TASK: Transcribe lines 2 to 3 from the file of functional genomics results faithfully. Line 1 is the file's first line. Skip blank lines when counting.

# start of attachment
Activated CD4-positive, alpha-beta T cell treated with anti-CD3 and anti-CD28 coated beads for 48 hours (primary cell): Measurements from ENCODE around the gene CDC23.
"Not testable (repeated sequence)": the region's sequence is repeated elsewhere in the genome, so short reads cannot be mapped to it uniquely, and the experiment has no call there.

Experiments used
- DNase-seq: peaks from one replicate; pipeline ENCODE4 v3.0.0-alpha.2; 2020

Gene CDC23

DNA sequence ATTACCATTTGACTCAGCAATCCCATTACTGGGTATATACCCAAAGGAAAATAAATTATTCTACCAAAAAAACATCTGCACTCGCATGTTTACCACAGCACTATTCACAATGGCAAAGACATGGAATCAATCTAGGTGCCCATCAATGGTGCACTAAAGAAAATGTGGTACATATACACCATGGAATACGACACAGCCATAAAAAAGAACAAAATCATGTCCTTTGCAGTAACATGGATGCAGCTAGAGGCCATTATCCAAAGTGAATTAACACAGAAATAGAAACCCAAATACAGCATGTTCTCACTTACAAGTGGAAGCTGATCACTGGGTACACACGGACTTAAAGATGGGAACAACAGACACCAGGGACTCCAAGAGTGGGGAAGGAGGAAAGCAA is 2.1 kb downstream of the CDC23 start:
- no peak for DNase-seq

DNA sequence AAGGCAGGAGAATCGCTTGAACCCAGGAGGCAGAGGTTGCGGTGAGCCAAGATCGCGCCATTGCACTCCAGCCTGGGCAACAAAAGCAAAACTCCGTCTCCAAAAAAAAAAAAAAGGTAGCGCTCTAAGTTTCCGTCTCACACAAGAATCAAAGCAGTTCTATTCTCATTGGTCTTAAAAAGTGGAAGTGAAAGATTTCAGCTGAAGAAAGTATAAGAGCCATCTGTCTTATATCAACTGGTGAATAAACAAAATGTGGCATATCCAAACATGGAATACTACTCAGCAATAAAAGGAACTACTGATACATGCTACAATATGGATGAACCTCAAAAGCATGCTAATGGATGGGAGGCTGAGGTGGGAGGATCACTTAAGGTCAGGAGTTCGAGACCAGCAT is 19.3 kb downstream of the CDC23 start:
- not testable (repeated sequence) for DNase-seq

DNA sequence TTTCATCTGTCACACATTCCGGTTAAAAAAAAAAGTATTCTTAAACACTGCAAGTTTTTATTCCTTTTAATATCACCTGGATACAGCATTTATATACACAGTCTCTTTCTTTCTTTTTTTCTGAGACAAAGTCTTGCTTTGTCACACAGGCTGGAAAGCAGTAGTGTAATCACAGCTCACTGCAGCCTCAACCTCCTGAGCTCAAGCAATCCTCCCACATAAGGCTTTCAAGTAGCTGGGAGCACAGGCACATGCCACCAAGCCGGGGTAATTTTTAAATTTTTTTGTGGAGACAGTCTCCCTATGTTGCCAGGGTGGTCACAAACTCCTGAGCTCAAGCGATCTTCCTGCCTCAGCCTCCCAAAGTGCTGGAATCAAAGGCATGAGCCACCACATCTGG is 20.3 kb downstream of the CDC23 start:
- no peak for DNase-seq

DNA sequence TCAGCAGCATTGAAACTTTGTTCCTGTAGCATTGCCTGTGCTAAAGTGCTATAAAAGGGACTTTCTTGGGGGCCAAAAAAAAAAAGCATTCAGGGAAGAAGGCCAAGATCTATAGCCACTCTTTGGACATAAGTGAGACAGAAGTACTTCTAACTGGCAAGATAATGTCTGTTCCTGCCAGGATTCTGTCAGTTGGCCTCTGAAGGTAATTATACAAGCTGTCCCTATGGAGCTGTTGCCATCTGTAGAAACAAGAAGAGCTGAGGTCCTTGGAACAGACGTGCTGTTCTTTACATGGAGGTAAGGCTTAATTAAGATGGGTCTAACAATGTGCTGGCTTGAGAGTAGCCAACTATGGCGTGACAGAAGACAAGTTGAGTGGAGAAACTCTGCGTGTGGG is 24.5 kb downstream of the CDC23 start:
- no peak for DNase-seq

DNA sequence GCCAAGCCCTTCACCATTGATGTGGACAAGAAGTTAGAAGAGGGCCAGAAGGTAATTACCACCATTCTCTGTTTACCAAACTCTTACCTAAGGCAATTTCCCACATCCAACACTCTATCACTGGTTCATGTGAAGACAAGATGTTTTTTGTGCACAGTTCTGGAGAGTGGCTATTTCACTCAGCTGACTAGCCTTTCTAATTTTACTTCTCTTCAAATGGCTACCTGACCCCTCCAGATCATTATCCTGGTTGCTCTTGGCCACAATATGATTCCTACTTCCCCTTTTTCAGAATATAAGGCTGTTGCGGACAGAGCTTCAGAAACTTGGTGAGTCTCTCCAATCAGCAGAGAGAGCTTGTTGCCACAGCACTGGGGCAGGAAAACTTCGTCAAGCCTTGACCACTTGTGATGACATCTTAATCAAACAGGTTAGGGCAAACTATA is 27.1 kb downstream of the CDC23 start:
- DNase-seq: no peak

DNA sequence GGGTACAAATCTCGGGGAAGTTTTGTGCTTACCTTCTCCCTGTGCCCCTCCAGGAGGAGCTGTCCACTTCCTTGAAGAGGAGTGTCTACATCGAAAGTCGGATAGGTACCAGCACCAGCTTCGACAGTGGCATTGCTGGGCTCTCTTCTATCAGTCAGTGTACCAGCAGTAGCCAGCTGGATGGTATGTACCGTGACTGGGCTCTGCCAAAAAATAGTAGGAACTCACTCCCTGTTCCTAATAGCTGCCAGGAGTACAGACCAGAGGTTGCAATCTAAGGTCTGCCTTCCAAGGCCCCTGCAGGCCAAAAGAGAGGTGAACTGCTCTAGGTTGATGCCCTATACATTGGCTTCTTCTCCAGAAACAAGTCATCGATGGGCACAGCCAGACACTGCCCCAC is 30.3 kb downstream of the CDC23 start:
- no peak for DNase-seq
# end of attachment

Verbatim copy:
"Not testable (repeated sequence)": the region's sequence is repeated elsewhere in the genome, so short reads cannot be mapped to it uniquely, and the experiment has no call there.

Experiments used